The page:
Getting back to the more general scenario to explain the core functionality of the IM, we start from the point where an interaction initiates a new session (as shown in FIGS. 7a-c and 8 a-f). When indicia of this interaction (event) is detected, the IM creates a (new) session record. Assuming that this record identifies the customer, the IM loads (subscribes to) corresponding customer data from the various customer tables in the ODS (e.g., demographics, insurance policy, previous accepted offers or other tables). If this record does not identify the customer it is a cookie operation and the IM does not load customer data. Instead, the IM creates (publishes) an anonymous session record. Next, the IM calls the rules service passing data to it from yet another table as well as the previous-offers table so that it can form a new offer. The IM inserts the interaction as well as the new offer(s) in a table. Having a pointer to the collection of tables, the IM can combine customer response information. The IM then saves everything about this interaction in the session cache (ODS). At that point, the IM sends the response to the customer (completing the interaction).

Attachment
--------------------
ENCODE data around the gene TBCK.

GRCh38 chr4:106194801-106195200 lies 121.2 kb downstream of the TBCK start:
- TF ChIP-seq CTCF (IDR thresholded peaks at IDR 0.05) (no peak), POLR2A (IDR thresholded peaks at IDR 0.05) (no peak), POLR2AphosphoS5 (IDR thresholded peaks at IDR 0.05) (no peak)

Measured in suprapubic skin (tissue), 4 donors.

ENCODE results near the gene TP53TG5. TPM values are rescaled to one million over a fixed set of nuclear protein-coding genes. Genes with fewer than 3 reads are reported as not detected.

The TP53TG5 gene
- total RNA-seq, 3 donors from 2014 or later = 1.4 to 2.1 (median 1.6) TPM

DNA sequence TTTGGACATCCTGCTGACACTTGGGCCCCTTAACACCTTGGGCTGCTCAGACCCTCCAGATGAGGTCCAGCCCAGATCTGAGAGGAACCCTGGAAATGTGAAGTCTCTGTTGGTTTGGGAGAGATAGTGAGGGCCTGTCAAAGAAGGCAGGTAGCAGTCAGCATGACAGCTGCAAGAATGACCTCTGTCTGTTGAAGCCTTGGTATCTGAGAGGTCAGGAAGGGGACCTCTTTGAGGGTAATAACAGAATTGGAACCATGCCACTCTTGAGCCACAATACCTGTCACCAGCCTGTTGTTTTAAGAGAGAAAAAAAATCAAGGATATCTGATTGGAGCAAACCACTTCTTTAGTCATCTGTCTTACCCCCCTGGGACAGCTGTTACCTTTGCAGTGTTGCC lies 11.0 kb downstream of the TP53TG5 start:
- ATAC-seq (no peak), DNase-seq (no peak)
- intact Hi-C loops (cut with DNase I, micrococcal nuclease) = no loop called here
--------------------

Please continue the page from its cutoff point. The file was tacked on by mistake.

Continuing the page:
When a subsequent interaction is detected we assume that it belongs to the current session. Having saved the previous interaction and customer data for that session in the cache, the IM need not load the customer-related data again from the tables, as it is available in the cache (See: FIG. 7b). Thus, the IM loads the information it needs from the session cache. Namely, after the first interaction, the IM need not re-read the customer tables again because anything that it read out of these tables when the session started, as well as any new interactions that occurred during that session, are in the session cache.
 The session cache is actually another table in the ODS. As will be later explained in more detail, the data the IM retrieved from the normalized tables in the ODS, is crammed into one table record, i.e., it is denormalized. By using the new approach of caching the interaction information, the IM saves a read step on subsequent interactions and is able to supports the customer interactions based on cookies. Moreover, the IM is able to forward the customer data as well as information of previous interaction(s) in this session to the rules service and get a more suitable offer in response. Accordingly, the IM is optimized by this design.